Kazakhstan has become South Korea’s (also known as the Republic of Korea—ROK) main economic partner in Central Asia, and powerful complementarities exist between Astana’s desire for foreign capital and technologies, especially in order to develop its infrastructure and new high-technology sectors, and Seoul’s need for natural resources, particularly energy and other commodities.
Despite Kazakhstan’s landlocked status, its annual bilateral trade with South Korea now exceeds one billion dollars. Kazakhstan buys almost three times more ROK goods in terms of value than it sells to South Korea. The main reason is that Kazakhstan exports mainly raw materials while importing higher-value final products or parts of them, such as automobiles, electronics, televisions, petrochemicals and heavy equipment. The imbalance should decline over time as Kazakhstan increases its own non-raw material exports and as ROK companies move their assembly and production facilities within Kazakhstan. Additionally, the expansion of South Korea’s civilian nuclear power industry should see the ROK’s purchases of uranium from Kazakhstan increase. South Korea already obtains more than 30 percent of its uranium from Kazakhstan, which is the world’s largest exporter (Korea International Trade Association statistics, kita.org).
South Korea’s direct investment in Kazakhstan during the past two decades has exceeded $4 billion (ITAR-TASS, March 27, 2012). The ROK was the third largest foreign investor before the 1997 Asian financial crisis, when most ROK investment went to the mining and energy sectors. Since 2006, more Korean investment has been going to the industrial, infrastructure and high-technology sectors. Around 1,000 joint ventures utilizing some ROK capital now exist in Kazakhstan (Trend, March 26, 2012). For example, the South Korean automobile companies Ssangyong and Hyundai have established assembly plants in Kazakhstan. The ROK’s national power company Korea Electric Power Corp (KEPCO) is helping to build power transmission lines and modernize power stations in Kazakhstan. In addition, South Korean construction companies such as Dongil Highvill, Hanjin, SungWon and Yurim are building commercial residential housing. The Kazakhstani government has used tax breaks and other incentives to attract ROK investment to its priority industrialization and infrastructure projects (Tengrinews, August 31, 2011).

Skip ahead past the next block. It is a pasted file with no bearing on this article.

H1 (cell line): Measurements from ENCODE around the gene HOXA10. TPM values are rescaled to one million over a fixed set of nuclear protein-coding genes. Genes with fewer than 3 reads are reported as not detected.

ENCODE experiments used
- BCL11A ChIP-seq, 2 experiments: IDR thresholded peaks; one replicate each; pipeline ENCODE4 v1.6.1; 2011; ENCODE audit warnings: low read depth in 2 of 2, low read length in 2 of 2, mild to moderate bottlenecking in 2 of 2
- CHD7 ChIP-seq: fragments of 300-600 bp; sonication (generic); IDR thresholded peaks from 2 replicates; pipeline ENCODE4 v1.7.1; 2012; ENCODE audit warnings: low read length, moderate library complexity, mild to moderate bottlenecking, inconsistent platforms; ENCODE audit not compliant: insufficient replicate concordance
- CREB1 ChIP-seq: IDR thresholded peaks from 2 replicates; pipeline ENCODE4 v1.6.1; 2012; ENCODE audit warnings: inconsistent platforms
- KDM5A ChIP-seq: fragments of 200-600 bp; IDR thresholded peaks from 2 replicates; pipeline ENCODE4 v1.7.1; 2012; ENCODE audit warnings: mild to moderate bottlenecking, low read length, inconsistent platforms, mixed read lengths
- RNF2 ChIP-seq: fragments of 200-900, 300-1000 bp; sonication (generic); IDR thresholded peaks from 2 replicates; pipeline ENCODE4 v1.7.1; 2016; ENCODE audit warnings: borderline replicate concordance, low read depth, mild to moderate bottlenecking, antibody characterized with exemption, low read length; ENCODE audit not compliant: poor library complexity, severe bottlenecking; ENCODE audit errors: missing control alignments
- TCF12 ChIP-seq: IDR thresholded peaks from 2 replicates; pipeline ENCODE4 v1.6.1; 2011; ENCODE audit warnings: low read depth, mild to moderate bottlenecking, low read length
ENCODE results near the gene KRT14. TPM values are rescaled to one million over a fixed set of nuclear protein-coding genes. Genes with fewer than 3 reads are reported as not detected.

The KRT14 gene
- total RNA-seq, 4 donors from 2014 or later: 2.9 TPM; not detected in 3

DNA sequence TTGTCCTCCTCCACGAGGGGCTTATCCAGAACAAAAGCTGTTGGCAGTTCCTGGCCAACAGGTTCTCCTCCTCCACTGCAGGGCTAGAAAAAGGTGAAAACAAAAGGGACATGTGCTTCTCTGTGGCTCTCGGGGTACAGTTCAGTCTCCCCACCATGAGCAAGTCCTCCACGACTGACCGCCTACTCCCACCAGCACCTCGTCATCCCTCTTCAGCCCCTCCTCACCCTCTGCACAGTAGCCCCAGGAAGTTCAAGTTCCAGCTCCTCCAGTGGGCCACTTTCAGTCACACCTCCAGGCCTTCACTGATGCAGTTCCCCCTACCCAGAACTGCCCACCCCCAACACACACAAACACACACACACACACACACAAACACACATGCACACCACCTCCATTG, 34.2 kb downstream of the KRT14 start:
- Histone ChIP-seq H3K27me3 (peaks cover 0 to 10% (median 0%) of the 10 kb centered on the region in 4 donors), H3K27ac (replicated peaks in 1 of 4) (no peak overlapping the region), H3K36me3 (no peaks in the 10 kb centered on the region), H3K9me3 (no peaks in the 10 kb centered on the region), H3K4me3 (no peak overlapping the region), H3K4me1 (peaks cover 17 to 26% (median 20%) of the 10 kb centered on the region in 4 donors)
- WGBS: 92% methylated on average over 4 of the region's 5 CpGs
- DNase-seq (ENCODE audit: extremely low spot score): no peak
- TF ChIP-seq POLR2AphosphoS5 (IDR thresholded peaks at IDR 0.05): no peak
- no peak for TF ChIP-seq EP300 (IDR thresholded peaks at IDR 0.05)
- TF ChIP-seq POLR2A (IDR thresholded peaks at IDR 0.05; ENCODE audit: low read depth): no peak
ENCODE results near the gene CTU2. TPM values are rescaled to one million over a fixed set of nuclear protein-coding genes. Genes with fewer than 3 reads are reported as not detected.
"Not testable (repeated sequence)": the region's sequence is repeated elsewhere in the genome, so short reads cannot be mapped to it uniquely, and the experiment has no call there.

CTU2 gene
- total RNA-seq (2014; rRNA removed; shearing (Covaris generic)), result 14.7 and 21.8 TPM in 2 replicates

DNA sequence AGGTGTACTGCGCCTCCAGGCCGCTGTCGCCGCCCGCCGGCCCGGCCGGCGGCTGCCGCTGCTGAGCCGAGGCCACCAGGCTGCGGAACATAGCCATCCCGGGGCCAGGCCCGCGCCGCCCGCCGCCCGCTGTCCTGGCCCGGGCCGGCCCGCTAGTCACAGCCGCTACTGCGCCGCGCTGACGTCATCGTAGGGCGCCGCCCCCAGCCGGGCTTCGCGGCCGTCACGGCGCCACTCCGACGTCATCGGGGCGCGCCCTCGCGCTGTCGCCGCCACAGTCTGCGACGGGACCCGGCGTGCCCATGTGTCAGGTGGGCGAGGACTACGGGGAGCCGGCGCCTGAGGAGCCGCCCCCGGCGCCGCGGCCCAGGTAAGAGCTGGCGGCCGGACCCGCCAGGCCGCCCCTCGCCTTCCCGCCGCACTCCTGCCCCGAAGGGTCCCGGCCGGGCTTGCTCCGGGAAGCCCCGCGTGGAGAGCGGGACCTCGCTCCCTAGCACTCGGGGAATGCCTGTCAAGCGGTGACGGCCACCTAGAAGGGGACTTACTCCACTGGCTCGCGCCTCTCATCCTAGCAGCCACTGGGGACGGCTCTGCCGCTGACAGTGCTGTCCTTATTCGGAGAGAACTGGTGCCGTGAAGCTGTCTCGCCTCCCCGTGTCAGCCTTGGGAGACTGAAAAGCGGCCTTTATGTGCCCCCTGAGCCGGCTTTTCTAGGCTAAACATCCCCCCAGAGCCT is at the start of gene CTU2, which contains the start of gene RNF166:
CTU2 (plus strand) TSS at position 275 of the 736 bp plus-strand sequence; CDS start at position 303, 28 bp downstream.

Energy is a major area of bilateral economic cooperation. In 2004, a South Korean consortium led by the state-run Korean National Oil Corporation (KNOC) established an oil company (ADA Oil LLP) in Kazakhstan’s western province of Aktobe. In partnership with Kazakhstan’s main oil and gas company, KazMunaiGaz (KMG), a South Korean consortium that includes the SK Corporation, LG International, Samsung and Daesung Industrial (KNOC, “Operations,” https://www.knoc.co.kr/ENG/sub03/sub03_1_1_2.jsp) is developing the Zhambyl oilfield in the northern section of the Caspian Sea, which holds an estimated one billion barrels of crude oil (The Korea Herald, April 15, 2012). Most of the oil produced by South Korean firms in Kazakhstan is sold locally due to the high costs of shipping the crude to South Korea, but plans exist for direct shipping in an emergency, such as if some interruption occurs in the ROK’s oil imports from other sources (Korea Times, November 8, 2011). In September 2012, Kazakhstan’s state-owned Samruk-Energy and KEPCO signed a memorandum to cooperate in researching and developing civilian nuclear power (Tengrinews, September 18, 2012). ROK companies are also helping Kazakhstan build wind farms (BNews.kz, September 13, 2012).